Stewart Bailey, the 35-year-old supervising editor of the Comedy Central sendup The Daily Show, knew that his world had changed as soon as he learned that the first plane had slammed into the first World Trade Center tower -- only blocks from the Greenwich Village apartment he shares with his wife, Jen, a Vogue editor.
Even before he got the word from the star of the cutting-edge show, Jon Stewart, that all production would cease for the time being -- until, at least, the next week -- Bailey knew that he had likely heard the death knell of an ironically distanced view of the world which had held sway in his end of the media since the advent of David Letterman.
"We'll meet on Monday and take stock," Bailey said, "but Jon made it clear that we'll have to seriously evaluate what it is that we can do, and ought to do, going forward."
A show whose bread and butter was tongue-in-cheek scorn of convention and established authority and mockery of news events and the way they were covered in the media would now have no appropriate targets, said Bailey, who happens to bemy nephew and who, with his Daily Show crew, played host to me for a memorable day of shadowing (and ruthlessly spoofing) the presidential candidates during last year's New Hampshire primary.
"We know we can't say anything critical about the president or anybody in government," Bailey said. "We never talked about Columbine or JFK Jr., and this beats all of them by an incomparable margin. We've always made fun of the pomposity or pretentiousness of the news business, but how can you criticize anybody for covering this? Or the way they're covering this? We might have a show on Tuesday, but we just don't know what kind of a show we can do."
Noting that CNN had broadcast an erroneous report early Tuesday that American bombs were falling in Afghanistan in retaliation for the New York and Pentagon disasters, Bailey said, "The bombs on Afghanistan thing -- normally we could play with something like that, but I think we'd be thrown off the air if we tried something that was such bad taste. And we should be. We're owned, ultimately, by Time Warner, but we've always had virtual self- governance. No limits. I think if we went too far, we might find out we aren't as autonomous as we think we are.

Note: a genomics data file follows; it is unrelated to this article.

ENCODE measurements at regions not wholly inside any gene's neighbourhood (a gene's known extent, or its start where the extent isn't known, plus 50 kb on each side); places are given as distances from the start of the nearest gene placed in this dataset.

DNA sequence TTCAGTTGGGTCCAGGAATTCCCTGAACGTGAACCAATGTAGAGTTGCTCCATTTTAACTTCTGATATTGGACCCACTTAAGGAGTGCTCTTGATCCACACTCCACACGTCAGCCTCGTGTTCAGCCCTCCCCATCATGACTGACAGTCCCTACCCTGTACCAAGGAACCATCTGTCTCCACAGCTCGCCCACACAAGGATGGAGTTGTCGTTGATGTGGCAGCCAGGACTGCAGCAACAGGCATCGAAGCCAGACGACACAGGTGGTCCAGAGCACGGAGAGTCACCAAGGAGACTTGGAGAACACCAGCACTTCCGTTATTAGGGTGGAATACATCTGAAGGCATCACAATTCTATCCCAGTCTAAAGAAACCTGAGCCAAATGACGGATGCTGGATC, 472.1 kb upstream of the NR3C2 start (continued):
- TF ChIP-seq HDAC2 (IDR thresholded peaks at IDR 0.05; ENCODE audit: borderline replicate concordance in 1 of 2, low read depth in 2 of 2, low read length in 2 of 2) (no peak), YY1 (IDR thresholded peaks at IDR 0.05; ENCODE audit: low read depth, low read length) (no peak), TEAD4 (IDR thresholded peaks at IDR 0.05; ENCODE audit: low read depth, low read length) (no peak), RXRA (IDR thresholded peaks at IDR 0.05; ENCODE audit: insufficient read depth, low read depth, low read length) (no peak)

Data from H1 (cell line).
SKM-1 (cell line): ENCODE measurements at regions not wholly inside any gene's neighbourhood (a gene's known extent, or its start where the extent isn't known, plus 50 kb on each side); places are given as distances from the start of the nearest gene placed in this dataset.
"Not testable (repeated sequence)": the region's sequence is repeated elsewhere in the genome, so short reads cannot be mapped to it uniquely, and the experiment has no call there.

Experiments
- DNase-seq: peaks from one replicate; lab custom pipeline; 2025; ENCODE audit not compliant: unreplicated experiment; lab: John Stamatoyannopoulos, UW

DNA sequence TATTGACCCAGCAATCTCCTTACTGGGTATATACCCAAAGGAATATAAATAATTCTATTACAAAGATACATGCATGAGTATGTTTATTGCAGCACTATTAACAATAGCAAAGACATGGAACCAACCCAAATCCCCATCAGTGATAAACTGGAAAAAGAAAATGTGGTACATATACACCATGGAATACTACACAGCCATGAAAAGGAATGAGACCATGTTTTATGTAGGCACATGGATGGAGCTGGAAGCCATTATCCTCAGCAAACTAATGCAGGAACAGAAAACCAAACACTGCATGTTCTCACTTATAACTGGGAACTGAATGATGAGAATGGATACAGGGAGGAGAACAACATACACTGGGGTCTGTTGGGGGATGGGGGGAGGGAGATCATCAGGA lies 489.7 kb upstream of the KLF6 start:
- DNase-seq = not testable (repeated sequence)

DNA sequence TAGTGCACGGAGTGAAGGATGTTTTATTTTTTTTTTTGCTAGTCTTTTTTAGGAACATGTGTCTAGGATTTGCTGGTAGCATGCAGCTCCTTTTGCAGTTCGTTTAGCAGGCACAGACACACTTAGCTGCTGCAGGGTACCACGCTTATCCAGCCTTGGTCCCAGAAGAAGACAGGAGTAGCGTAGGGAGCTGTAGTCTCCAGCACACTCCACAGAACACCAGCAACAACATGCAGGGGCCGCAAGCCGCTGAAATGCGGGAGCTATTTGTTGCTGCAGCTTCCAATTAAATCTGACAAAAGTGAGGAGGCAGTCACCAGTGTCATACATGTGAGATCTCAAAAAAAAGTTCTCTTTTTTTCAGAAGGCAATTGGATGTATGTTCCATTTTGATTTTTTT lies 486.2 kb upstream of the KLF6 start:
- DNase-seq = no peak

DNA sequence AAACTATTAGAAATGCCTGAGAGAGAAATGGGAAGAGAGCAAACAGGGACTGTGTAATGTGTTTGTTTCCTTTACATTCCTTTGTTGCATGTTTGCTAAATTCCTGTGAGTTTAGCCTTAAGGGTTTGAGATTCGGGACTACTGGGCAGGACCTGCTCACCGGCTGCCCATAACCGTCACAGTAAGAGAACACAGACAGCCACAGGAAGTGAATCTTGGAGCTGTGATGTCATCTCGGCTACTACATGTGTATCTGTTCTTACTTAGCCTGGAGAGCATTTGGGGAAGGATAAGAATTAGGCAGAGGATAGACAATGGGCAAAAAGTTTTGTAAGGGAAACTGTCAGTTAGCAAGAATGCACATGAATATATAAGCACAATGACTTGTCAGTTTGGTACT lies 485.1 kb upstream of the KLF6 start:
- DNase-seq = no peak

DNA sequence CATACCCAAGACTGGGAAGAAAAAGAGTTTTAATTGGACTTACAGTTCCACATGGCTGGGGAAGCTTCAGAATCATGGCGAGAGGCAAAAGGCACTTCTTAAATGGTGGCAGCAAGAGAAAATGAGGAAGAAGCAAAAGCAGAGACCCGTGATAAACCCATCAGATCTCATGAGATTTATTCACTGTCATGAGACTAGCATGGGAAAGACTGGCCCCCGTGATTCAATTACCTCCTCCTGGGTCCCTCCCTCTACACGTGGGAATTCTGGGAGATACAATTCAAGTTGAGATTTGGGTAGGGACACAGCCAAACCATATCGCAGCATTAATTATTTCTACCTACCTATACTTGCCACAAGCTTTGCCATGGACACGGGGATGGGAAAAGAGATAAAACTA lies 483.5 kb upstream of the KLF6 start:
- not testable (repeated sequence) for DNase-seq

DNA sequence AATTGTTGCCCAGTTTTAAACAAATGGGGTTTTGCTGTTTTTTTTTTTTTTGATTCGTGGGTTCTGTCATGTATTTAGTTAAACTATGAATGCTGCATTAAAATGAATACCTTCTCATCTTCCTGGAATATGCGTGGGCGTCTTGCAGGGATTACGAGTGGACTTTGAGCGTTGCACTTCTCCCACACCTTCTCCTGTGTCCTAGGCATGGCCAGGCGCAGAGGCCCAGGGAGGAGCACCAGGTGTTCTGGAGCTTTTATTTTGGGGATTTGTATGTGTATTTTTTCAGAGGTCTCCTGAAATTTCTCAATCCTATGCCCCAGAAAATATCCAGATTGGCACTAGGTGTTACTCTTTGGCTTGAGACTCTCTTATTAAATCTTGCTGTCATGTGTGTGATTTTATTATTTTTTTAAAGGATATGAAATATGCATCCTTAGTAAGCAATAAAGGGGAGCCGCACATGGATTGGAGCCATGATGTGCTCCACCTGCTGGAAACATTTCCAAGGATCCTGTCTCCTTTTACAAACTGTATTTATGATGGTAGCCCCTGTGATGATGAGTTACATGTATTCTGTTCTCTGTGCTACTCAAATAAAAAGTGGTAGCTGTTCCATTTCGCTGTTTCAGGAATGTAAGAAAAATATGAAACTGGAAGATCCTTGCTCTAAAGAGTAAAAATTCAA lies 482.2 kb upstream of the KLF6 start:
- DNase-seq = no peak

"Reality has always been the subject of satire for us. Now the nature of reality has changed.Even Howard Stern is doing straight news!"
As Bailey noted, "A lot of our jokes and other people's jokes were based on the fact that people don't really care about politics -- that nobody really cared about Bush or Gore, for example. Now people have to care."
The pervading "sense of irony" that may have overnight achieved its obsolescence derived from Letterman, Bailey says. "What he was saying was that 'all of this is phony; all of this is fake.' Things were pretend-important, self-important, not really important. They didn't really matter. Now things do matter.
"Early in the last century we had two world wars and a depression. Then we had a long period in which things didn't seem as important. Already that's gone. Things are significant again, things are important. We're going into a long, deadly serious period. To pretend that things don't matter any more or to laugh at people who are serious won't fly anymore."
One of Bailey's duties was to supervise the preparation of The Daily Show's performance tapes that were entered in competition for the prestigious Peabody Award, won by the show this year. The show was up for further honors at the Emmy Awards, which were scheduled for Tuesday, the fateful day itself, and have now been postponed indefinitely.
"Comedy will have to adapt to all that has happened. It won't be the same again," Bailey said.
Even as Bailey was commenting on Thursday about what would or wouldn't "fly anymore," F-14s had been soaring conspicuously over his head and over the whole of Manhattan all day.